A TCS Blog
Friday, January 30, 2004
And, here's a post from my blog:
Too Smart To Teach?
Ok, we all know that public high schools suck (private ones do too, but differently), but this is ridiculous!
A bright, young, prospective teacher was turned down by an Atlanta high school with this note from the principal:
Though your qualifications are quite impressive, I regret to inform you that we have selected another candidate. It was felt that your demeanor and therefore presence in the classroom would serve as an unrealistic expectation as to what high school students could strive to achieve or become. However, it is highly recommended that you seek employment at the collegiate level; there your intellectual comportment would be greatly appreciated. Good luck.I'm not sure whether to laugh or cry.
Tuesday, January 27, 2004
This was also posted at my blog. It was pointed out to me by a friend that it should fit right in here. A follow-up is not far off.
I have noticed a rather perplexing trend in the TCS blogging community (TCSBC from now on). However, before I elaborate, I should make something clear. The TCSBC holds a variety of views, both in the political and social spectrums (note that I'm aware social issues are in a very important sense political as well. 'Political' here refers to economic issues and foreign policy, mostly). The rather unique thing about the TCSBC, however, is that it's social views and political views are not normally found together. This means that, in many situations, a given member of the TCSBC will disagree on either political or social issues, but not both. This is fine; coherent disagreement generally helps theories improve.
Now, with that explained, I will go on to show you what has been confusing me.
You see, it seems like the priorities of the TCSBC lie much more with the political issues than with the social. This astounds me. For one thing, TCS itself, which every member identifies strongly with and supports, is entirely a social philosophy. (Yes, I am aware of the people who consider "TCS" to refer to the entire worldview associated thereof, and in such a case it goes beyond social issues. However, in this post I'm sticking with the more obvious, technical definition.)
In essence, I see every day TCSBC members happily promoting and lauding political pundits with terrible views on social issues. Here, I should remind you of what I said above: Social issues are political in the sense that they are a part of overall politics. Indeed, the pundits being touted speak out on economic issues, foreign policy, and social issues. And whenever they speak on social issues, they spew forth a stream of vile untruths. Yet only rarely does a member of the TCSBC actually call them on it. (Note: I know Gil did it once as well, in regards to Lileks, but I couldn't find the post. My apologies Gil.)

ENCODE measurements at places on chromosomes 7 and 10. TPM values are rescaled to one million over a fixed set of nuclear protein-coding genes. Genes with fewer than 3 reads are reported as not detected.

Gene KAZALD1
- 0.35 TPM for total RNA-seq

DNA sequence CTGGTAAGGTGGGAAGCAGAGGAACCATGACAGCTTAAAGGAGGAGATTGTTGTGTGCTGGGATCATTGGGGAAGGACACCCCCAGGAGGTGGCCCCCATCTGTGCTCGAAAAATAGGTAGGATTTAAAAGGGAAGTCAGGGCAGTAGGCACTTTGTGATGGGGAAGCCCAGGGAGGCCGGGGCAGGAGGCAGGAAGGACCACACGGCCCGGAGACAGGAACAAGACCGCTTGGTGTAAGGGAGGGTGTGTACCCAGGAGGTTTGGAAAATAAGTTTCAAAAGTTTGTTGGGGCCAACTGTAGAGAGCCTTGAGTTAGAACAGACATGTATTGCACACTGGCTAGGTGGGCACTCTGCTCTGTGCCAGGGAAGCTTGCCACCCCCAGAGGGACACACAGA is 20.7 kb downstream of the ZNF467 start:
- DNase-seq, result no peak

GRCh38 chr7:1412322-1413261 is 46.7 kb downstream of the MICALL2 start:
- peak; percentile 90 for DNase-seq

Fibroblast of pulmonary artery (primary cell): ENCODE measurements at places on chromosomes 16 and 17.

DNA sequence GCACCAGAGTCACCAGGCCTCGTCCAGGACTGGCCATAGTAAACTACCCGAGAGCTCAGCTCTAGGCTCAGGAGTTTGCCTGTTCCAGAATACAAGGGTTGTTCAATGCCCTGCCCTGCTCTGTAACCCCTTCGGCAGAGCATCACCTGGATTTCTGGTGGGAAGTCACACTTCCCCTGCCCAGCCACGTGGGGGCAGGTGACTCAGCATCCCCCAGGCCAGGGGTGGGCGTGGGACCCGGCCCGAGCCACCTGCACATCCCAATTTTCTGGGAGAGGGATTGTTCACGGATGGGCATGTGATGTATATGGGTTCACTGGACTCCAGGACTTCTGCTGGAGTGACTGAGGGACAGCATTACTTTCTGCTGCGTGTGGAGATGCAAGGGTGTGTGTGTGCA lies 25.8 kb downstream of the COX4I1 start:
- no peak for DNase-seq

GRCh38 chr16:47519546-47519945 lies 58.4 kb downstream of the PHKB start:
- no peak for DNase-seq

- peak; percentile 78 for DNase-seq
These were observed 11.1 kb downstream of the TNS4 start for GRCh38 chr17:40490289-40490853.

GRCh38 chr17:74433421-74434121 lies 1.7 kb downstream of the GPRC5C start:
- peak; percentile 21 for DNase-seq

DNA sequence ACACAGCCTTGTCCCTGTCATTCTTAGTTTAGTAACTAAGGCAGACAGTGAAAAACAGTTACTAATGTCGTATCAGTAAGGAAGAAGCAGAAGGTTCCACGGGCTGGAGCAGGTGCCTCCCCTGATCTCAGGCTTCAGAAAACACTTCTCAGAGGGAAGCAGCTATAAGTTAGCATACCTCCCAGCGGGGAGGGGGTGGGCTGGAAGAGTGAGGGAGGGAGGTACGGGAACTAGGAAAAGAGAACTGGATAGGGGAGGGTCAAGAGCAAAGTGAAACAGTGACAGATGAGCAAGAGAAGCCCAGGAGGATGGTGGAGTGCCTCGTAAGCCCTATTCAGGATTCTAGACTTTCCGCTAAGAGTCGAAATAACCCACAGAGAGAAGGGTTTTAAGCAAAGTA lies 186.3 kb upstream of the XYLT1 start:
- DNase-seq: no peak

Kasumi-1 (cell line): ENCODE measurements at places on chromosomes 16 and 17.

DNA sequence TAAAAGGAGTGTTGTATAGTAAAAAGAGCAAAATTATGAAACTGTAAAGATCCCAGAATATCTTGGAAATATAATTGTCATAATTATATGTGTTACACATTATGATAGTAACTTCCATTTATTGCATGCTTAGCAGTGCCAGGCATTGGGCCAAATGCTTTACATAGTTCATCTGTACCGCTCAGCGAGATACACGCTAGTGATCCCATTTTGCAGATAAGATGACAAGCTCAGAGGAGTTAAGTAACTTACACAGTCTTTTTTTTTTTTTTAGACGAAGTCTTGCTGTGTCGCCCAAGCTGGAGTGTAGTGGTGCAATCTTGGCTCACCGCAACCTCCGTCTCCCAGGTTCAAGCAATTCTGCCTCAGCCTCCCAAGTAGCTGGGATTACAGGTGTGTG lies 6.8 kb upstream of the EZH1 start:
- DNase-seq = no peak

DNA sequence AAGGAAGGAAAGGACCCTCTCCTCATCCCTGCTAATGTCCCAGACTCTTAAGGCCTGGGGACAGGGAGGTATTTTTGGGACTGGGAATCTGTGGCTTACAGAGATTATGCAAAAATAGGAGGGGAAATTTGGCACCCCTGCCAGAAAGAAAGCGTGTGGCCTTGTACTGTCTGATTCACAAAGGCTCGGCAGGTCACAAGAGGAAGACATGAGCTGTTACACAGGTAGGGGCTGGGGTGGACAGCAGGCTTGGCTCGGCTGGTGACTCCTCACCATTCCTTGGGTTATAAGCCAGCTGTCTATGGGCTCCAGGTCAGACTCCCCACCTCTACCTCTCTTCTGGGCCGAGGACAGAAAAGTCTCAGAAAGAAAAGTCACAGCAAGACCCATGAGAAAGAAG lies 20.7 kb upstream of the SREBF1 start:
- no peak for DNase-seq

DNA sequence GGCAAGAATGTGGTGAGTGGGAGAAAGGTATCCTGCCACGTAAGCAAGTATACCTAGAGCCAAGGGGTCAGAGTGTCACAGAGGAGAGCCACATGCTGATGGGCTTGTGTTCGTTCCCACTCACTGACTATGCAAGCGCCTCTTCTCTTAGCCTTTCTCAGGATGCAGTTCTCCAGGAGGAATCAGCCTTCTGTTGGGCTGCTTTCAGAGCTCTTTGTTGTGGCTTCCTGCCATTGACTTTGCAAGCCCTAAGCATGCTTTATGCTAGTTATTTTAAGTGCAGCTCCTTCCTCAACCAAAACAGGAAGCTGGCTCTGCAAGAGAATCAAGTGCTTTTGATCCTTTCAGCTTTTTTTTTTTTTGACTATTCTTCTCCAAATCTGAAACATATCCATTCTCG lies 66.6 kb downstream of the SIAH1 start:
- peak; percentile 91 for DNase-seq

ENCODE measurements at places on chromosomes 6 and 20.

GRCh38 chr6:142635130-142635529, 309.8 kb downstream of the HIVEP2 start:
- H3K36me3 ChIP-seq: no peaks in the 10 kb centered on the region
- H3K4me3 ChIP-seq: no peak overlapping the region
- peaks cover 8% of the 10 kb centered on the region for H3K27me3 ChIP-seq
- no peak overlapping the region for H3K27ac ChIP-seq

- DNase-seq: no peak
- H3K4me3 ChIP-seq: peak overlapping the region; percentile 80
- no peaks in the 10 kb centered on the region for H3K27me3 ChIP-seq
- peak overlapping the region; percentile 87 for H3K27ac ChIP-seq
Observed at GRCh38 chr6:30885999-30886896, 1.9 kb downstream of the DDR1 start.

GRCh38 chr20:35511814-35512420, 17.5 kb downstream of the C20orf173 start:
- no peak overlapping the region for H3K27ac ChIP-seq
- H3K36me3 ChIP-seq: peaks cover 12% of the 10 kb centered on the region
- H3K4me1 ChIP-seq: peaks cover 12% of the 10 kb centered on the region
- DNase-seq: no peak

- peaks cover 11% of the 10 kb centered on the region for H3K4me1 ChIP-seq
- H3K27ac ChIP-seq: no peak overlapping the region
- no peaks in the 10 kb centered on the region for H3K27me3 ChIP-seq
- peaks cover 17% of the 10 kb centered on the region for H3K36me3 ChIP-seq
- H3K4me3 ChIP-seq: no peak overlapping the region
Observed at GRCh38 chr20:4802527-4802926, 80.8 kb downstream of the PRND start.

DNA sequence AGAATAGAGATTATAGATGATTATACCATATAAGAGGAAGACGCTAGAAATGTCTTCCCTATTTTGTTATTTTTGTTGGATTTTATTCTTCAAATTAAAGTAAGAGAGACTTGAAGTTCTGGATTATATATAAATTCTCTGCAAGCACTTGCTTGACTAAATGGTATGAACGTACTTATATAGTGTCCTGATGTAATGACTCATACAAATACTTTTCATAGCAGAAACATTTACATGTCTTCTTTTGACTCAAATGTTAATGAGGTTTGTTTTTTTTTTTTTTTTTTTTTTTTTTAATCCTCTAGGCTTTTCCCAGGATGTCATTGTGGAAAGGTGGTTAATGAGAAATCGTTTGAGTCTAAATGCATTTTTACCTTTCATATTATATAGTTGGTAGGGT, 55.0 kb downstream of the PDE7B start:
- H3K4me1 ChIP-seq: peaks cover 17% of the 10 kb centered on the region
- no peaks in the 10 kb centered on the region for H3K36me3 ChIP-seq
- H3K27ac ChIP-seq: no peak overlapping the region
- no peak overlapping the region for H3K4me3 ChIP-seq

So what have I established so far? TCSBC members don't like arguing (futilely, in most cases, due to ridiculously deep entrenchment) about social issues with people who have good ideas on politics. They usually don't even condemn them. Alright, that's understandable, in a sense, since at least these people get some things right, so condemning them overmuch could be counterproductive.
Pay attention now, because this is where it gets interesting.
There exists another group. A group that agrees with the TCSBC on social issues, but disagrees on economics and foreign policy. And this group is almost always condemned by the TCSBC, or, at best, looked on with a sort of mild disdain.
Attachment Parenting is excellent and quite TCS with regards to infants. And when Alice or Camille support it, they are very quick to mention the aspects of it which they disagree with. When providing links to Instapundit or IMAO, however, they rarely add qualifiers like "Just try to ignore the fact that he's horribly abusive to children and wants to control women."
In effect, it seems the TCSBC has a specific set of priorities; namely, political ones. This seems utterly perverse to me, and now I have to go to class. I will post more on this later.